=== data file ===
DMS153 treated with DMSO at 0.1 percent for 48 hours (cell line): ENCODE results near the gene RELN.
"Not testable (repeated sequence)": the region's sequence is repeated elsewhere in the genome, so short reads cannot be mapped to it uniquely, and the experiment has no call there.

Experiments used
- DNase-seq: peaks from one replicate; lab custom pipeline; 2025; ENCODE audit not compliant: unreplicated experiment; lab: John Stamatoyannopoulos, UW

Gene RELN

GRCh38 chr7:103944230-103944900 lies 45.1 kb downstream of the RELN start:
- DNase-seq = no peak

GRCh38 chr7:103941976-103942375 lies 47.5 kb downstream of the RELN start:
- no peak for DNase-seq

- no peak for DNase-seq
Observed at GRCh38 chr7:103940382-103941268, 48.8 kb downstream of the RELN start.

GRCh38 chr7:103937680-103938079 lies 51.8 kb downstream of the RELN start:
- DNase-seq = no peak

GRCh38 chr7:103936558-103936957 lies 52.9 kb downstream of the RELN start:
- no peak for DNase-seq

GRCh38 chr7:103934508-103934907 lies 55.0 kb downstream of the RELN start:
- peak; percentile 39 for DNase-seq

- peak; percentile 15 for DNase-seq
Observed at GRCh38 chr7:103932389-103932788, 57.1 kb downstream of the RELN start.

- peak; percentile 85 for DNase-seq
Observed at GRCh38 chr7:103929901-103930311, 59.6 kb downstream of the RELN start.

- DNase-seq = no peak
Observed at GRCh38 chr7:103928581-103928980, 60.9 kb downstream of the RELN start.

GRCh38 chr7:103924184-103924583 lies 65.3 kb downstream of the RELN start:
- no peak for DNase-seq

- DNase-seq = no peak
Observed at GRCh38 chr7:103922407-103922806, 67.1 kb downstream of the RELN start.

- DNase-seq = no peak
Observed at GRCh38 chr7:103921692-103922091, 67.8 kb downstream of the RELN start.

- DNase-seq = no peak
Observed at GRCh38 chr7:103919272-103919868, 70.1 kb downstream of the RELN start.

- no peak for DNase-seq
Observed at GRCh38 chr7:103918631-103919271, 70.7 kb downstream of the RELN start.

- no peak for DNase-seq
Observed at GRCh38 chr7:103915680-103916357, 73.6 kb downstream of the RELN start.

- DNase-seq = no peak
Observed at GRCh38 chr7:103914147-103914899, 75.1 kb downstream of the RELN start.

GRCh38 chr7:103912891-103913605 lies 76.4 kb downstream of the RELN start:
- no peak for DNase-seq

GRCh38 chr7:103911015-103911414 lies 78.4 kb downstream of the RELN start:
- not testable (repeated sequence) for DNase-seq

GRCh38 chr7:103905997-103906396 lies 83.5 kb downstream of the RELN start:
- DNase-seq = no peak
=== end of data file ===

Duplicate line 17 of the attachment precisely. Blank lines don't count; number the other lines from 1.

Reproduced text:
- peak; percentile 39 for DNase-seq